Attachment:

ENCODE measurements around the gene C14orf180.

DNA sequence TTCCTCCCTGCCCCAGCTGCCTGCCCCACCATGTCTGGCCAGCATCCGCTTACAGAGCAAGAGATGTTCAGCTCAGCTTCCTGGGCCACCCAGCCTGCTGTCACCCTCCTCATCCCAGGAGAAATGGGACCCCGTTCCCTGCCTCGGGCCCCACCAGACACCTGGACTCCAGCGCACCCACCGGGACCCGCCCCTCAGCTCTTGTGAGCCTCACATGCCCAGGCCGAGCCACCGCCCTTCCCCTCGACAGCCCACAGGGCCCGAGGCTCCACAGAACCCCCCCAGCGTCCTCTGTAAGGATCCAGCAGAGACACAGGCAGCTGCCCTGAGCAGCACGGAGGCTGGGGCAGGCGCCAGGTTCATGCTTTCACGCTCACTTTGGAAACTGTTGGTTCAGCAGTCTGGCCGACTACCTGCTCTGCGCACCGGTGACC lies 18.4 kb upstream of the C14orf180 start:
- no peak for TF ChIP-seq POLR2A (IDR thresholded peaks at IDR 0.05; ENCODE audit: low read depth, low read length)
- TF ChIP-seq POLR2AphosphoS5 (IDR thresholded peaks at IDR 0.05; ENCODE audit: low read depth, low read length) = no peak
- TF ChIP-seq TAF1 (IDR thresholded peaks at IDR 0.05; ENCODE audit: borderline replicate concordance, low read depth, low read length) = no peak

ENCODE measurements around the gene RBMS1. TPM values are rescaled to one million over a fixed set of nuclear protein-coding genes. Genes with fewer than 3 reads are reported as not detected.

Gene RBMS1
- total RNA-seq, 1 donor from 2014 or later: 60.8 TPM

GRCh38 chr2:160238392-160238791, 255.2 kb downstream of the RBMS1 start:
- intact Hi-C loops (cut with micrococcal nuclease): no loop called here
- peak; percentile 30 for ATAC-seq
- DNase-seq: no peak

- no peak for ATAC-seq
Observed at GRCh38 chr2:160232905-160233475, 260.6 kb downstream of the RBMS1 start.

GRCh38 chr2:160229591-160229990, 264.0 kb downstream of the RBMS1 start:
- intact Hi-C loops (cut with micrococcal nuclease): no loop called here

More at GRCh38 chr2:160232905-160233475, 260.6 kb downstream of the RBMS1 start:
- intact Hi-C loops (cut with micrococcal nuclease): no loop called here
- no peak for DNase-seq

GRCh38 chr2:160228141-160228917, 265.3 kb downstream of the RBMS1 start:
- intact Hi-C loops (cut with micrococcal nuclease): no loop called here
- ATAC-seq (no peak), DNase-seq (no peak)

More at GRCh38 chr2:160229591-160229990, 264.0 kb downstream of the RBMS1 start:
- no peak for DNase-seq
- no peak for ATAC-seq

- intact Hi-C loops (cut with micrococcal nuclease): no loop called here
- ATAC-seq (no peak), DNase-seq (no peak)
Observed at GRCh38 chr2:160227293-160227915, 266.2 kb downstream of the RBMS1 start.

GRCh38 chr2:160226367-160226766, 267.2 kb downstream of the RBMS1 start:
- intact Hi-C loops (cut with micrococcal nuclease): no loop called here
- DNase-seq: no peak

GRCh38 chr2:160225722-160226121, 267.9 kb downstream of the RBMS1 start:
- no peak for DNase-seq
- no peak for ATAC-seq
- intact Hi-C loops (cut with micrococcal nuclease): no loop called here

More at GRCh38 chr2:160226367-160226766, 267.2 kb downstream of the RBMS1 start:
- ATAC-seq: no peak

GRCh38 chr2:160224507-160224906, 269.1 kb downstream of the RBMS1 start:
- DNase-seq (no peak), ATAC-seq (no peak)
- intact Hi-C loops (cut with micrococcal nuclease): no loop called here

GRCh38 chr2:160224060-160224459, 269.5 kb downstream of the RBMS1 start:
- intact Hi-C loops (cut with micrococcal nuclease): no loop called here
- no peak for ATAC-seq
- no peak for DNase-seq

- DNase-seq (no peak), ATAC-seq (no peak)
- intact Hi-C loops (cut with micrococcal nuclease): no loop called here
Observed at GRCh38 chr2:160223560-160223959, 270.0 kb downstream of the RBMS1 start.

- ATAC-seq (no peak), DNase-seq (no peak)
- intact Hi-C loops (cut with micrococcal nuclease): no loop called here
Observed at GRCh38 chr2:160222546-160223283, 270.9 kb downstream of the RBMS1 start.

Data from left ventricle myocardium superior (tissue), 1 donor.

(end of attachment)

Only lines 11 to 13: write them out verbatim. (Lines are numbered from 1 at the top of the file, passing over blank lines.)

- peak; percentile 30 for ATAC-seq
- DNase-seq: no peak

- no peak for ATAC-seq